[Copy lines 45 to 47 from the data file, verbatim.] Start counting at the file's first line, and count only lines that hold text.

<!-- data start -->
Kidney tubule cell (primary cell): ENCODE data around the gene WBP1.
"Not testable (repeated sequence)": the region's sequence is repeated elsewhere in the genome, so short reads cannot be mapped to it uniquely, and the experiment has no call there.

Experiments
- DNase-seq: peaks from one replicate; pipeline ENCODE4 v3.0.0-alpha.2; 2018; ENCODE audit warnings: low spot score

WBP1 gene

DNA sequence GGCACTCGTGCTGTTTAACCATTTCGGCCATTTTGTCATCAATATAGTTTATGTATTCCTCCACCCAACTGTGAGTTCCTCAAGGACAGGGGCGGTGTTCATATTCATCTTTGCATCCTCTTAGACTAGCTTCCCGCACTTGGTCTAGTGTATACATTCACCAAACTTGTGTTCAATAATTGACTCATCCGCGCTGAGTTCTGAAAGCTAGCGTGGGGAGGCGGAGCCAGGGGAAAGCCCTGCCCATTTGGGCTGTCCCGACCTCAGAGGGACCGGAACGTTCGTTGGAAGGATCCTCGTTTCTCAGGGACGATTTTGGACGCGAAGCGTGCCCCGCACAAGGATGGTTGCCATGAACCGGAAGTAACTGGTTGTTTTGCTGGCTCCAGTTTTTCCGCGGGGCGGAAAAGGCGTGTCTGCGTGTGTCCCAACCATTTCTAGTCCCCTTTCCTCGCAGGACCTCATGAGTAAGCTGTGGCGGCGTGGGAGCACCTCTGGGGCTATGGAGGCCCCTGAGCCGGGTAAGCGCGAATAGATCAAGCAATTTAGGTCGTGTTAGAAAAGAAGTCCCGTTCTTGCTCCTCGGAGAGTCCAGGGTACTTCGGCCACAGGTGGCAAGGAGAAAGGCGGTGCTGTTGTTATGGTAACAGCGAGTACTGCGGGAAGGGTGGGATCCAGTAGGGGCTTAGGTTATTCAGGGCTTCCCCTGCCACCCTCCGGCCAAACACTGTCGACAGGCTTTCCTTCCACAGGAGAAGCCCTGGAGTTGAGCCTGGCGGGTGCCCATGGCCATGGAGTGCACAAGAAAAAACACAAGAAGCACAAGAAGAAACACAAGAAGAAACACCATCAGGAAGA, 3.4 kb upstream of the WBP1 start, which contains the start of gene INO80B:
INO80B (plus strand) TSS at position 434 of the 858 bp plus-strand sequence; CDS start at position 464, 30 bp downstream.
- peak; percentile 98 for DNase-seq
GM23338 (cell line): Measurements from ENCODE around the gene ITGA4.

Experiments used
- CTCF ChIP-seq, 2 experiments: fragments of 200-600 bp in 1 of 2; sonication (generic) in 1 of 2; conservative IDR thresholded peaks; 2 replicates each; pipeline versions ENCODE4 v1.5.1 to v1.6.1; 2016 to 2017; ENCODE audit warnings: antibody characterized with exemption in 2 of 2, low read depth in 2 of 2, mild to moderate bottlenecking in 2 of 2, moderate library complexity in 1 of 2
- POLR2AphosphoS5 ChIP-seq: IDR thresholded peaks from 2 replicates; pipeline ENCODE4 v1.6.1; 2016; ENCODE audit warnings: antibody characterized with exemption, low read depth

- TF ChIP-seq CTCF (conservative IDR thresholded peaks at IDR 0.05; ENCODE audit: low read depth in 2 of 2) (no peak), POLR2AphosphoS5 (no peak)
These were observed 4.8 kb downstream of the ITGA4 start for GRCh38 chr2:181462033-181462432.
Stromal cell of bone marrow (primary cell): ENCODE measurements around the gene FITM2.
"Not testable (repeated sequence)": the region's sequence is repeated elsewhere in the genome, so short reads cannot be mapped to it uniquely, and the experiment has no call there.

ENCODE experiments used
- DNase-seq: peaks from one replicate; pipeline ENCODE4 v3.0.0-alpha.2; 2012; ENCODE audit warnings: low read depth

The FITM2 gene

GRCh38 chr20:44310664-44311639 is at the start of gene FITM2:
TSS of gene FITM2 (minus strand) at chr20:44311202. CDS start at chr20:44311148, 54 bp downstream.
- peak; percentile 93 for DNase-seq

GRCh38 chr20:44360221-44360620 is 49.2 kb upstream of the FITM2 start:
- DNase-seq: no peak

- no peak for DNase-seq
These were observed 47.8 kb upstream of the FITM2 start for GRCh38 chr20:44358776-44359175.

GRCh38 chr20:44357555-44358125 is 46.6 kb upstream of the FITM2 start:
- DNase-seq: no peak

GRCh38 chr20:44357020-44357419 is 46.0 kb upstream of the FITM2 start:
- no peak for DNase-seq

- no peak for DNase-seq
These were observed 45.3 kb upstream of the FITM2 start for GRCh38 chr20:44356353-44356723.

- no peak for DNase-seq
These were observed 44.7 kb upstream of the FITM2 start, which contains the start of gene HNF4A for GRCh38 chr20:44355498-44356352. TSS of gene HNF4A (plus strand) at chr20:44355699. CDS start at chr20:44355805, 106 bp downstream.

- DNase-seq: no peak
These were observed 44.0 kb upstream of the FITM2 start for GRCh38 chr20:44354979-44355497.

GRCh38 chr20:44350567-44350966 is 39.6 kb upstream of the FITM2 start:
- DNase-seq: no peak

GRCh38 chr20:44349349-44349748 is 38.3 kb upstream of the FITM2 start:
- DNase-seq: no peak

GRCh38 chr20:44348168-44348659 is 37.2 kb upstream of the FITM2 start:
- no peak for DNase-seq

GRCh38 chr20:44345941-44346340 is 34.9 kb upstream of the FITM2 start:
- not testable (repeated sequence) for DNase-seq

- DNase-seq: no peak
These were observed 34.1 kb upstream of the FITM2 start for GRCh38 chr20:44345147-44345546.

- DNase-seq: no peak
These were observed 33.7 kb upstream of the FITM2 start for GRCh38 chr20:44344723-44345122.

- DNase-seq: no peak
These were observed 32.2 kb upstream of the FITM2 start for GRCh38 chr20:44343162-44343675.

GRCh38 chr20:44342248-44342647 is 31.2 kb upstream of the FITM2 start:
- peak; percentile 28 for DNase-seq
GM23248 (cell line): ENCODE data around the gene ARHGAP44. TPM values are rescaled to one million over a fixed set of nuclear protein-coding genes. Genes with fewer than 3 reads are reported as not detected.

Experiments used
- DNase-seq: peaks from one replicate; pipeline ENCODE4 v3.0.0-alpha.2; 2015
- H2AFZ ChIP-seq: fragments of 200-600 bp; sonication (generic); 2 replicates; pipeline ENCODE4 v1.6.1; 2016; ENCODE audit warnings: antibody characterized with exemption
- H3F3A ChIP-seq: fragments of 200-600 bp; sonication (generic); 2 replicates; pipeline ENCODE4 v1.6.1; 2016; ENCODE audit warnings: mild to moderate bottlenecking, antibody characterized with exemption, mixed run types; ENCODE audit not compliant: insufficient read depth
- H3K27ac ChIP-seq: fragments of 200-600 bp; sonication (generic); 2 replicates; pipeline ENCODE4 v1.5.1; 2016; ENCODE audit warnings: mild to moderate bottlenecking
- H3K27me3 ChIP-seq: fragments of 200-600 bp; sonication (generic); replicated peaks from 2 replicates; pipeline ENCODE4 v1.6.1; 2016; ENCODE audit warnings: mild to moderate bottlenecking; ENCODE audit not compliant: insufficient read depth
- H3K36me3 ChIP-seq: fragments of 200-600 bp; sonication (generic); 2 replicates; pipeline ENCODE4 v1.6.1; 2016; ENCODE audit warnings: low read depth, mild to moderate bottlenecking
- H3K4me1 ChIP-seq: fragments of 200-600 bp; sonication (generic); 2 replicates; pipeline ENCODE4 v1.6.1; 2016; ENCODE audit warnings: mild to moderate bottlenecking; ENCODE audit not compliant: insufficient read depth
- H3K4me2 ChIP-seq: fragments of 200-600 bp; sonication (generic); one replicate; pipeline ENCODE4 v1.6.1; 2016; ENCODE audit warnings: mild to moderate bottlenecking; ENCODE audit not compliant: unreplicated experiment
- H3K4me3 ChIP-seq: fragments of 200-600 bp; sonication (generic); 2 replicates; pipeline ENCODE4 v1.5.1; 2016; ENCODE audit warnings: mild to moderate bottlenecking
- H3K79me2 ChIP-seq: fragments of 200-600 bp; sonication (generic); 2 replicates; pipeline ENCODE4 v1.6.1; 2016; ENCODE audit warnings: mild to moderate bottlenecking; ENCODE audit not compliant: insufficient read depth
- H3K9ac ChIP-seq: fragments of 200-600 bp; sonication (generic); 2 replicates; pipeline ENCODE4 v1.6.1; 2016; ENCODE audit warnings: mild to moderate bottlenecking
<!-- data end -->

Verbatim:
- DNase-seq: no peak
These were observed 34.1 kb upstream of the FITM2 start for GRCh38 chr20:44345147-44345546.

- DNase-seq: no peak